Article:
“If you look at the larger players in the space, they usually require a minimum [Fico score of 680] from the borrower,” said Kathy Holland, executive vice-president at Elevate, an online lender that serves non-prime borrowers. “The Fico requirements might have gone down a little bit but that’s still targeting near-prime consumers and not non-prime consumers. Most lenders have not really offered a lot of non-prime options,” she added.

In contrast to the assumptions made in the Fed report, Holland and Cioffi disagreed with the conclusion that the industry lacked a “specific regulatory body dedicated to overseeing P2P lending practices”.

“The P2P lenders aren’t wholly unregulated as the report suggests it is,” said Cioffi. “It’s more of an enforcement issue. Further, in a bank partnership model where a bank is funding the underlying loan, there would be some consumer protection. There are so many types of lending, and this report really seems to focus on peer-to-peer, among many different loan types and I think that limits [its] value,” said Cioffi.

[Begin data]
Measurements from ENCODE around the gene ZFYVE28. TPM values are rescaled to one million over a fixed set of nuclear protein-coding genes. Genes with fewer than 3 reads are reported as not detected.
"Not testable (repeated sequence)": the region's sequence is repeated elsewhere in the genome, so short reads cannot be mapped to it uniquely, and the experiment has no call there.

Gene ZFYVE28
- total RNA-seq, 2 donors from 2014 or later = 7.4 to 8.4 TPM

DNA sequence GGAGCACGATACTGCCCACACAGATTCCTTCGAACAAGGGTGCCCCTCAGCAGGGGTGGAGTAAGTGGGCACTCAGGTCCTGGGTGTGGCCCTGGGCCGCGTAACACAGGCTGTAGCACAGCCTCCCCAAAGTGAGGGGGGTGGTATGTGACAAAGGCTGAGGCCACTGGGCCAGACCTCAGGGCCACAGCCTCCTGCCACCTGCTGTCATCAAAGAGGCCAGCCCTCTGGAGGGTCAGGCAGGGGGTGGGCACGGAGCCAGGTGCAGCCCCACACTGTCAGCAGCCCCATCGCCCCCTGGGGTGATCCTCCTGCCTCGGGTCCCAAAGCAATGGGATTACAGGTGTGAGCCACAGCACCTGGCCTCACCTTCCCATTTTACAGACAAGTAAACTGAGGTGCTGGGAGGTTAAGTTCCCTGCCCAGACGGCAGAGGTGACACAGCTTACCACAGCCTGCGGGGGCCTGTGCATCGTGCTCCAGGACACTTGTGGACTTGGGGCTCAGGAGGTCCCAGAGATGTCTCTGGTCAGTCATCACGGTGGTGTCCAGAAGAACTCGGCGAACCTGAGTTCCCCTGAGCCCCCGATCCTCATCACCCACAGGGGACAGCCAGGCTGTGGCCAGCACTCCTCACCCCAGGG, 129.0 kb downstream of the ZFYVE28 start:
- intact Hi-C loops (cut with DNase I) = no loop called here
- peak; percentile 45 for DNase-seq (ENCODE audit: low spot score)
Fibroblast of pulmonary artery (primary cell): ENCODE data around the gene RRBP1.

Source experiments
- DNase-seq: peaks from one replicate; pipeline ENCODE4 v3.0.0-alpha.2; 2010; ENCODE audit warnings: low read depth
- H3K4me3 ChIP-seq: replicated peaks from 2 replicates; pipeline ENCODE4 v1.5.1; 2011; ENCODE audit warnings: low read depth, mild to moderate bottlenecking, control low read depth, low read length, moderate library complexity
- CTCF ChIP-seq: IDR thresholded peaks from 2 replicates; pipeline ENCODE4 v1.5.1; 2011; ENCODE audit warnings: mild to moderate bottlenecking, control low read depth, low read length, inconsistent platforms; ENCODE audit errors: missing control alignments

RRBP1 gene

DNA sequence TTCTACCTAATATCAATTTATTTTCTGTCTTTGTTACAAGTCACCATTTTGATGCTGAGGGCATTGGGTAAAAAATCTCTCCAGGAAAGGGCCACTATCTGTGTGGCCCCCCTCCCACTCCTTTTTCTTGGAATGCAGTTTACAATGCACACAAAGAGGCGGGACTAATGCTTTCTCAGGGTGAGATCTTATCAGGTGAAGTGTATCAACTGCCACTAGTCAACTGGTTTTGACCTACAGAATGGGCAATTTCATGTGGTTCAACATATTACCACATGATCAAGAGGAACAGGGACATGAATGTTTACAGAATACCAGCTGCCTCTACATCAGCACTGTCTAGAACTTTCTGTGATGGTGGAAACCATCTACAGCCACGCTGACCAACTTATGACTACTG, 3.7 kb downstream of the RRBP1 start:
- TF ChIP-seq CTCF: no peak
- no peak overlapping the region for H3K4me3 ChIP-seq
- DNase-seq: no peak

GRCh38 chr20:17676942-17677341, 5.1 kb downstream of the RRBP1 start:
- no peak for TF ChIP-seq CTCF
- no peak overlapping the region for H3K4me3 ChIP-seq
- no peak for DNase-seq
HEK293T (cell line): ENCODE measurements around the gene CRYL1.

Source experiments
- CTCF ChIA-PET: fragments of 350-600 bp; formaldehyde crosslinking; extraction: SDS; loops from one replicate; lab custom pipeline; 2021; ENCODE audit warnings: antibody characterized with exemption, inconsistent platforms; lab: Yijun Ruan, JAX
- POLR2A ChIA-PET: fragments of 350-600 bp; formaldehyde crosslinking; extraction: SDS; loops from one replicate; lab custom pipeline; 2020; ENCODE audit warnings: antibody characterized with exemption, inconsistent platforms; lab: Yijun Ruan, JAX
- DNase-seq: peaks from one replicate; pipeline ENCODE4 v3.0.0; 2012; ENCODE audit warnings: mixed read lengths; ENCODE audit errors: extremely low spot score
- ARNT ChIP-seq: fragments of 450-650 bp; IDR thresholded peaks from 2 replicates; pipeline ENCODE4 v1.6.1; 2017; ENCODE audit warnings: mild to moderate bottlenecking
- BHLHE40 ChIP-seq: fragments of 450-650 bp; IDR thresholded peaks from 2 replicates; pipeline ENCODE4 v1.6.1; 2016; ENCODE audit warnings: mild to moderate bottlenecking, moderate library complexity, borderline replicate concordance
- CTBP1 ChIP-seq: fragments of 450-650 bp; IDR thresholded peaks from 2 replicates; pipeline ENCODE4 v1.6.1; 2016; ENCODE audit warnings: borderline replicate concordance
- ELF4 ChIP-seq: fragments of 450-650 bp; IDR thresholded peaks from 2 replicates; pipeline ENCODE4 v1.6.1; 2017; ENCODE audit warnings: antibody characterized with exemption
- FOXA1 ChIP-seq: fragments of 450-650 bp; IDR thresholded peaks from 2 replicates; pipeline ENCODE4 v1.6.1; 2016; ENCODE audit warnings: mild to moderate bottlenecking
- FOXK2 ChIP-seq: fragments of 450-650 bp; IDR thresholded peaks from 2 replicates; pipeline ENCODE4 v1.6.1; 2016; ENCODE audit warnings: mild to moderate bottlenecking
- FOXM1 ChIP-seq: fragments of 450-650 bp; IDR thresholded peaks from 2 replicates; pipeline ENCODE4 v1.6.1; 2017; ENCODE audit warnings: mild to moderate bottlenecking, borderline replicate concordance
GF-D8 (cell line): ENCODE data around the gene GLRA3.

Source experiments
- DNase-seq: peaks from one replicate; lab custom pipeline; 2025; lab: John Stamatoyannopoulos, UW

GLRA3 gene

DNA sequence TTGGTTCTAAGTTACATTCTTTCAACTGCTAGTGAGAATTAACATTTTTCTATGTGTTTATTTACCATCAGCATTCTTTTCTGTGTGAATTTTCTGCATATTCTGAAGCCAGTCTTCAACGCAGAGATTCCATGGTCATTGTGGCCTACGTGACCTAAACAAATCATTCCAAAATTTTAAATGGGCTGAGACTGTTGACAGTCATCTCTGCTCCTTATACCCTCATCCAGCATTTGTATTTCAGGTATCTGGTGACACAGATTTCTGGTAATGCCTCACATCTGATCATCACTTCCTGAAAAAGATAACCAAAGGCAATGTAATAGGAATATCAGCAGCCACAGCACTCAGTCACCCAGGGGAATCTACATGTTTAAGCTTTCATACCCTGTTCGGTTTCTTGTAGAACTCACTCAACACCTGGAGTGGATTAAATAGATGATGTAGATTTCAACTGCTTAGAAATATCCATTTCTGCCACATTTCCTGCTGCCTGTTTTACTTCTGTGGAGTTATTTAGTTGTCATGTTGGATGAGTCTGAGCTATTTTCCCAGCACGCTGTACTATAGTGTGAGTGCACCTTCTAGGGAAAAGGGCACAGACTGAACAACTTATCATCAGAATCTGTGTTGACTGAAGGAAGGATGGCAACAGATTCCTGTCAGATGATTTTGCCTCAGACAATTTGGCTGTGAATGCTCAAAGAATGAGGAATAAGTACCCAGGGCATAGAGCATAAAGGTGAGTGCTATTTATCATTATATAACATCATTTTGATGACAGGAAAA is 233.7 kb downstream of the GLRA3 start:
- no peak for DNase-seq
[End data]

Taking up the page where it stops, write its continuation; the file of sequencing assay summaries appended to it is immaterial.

Holland noted that Elevate, which is looking to partner with a third-party bank to launch a credit card next year, has to comply with regulatory scrutiny from both national and state regulators.

“We are subject to annual audits to make sure [predatory lending] is not happening. If lenders are not already doing that, then they should. But I’d be surprised if they’re not — their bank partners would expect that of them,” she said.

Credit normalisation plays out

Sources acknowledged that the report comes at a time when credit “renormalisation” is playing out across consumer loan sectors, including marketplace lending. Although loan performance is still stronger than pre-crisis levels, overall loss rates on recent loan vintages have been increasing. The late 2015 and 2016 loan vintages have been flagged as the worst performing cohort, according to a third quarter marketplace lending tracker from PeerIQ .